Andreas Allgoewer and Benjamin Mayer

The statistical determination of sample size is mandatory when planning animal experiments, but it is usually difficult to implement appropriately. The main reason is that prior information is hardly ever available, so the assumptions made cannot be verified reliably. This is especially true for pilot experiments. Statistical simulation might help in these situations. We used a Markov Chain Monte Carlo (MCMC) approach to verify the pragmatic assumptions made on different distribution parameters used for power and sample size calculations in animal experiments. Binomial and normal distributions, which are the most frequent distributions in practice, were simulated for categorical and continuous endpoints, respectively. The simulations showed that the common practice of using five or six animals per group for continuous endpoints is reasonable. Even in the case of small effect sizes, the statistical power would be sufficiently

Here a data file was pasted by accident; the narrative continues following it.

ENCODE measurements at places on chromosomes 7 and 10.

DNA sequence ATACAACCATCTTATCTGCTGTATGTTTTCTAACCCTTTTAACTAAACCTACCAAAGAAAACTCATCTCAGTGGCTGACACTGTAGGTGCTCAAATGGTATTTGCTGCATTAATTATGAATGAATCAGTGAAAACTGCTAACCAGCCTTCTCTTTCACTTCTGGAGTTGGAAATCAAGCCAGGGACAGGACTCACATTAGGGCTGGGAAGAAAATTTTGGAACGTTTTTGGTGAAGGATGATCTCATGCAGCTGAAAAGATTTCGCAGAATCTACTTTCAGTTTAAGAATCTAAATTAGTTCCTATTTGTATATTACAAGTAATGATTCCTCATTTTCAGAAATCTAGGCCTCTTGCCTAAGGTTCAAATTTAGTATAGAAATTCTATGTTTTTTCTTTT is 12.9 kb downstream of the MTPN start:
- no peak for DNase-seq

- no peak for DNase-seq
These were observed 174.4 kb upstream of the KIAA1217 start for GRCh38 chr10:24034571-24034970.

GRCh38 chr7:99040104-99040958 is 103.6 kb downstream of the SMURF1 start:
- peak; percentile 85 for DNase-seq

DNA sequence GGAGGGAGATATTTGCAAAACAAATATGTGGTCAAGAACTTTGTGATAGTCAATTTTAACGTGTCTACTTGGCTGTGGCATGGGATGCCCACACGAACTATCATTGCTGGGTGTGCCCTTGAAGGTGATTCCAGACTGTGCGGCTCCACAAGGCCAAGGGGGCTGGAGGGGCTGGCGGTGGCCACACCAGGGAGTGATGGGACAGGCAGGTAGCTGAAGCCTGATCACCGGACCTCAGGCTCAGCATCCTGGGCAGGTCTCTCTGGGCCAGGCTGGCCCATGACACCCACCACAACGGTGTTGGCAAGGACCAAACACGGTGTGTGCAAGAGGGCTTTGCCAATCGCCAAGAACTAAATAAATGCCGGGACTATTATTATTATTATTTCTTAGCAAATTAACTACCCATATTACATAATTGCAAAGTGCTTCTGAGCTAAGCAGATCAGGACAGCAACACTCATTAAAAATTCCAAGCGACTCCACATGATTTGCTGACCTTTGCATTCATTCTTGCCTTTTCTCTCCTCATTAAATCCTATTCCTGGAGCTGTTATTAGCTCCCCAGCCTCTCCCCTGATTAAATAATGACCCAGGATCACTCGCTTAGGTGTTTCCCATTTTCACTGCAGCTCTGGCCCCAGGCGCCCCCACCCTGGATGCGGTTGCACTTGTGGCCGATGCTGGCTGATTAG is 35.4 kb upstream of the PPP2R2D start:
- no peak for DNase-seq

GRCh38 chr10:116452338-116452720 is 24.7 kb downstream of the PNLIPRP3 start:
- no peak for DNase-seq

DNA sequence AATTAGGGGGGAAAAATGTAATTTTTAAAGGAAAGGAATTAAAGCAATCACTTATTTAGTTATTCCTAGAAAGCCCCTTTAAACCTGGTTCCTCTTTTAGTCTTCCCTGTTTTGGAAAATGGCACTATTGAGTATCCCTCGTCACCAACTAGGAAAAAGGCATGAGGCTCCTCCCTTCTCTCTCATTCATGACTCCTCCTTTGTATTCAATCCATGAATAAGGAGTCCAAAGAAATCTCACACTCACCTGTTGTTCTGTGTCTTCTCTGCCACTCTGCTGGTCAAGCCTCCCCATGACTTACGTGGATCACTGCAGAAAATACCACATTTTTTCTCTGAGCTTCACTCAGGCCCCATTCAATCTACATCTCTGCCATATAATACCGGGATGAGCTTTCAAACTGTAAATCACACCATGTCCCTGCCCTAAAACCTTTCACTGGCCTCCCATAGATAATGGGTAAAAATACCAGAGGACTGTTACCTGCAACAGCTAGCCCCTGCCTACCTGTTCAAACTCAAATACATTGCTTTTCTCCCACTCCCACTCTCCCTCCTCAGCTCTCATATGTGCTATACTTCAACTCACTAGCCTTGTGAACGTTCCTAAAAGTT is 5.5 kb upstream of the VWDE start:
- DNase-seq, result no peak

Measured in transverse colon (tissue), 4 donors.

large (≥ 80%). For categorical outcomes, group sizes should never be under eight animals, otherwise a sufficient statistical power cannot be guaranteed. This applies even in the case of large effects. The MCMC approach demonstrated to be a useful method for calculating sample size in animal studies that lack prior data. Of course, the simulation results particularly depend on the assumptions made with regard to the distributional properties and effects to be detected, but the same also holds in situations where prior data are available. MCMC is therefore a promising approach toward the more informed planning of pilot research experiments involving the use of animals.

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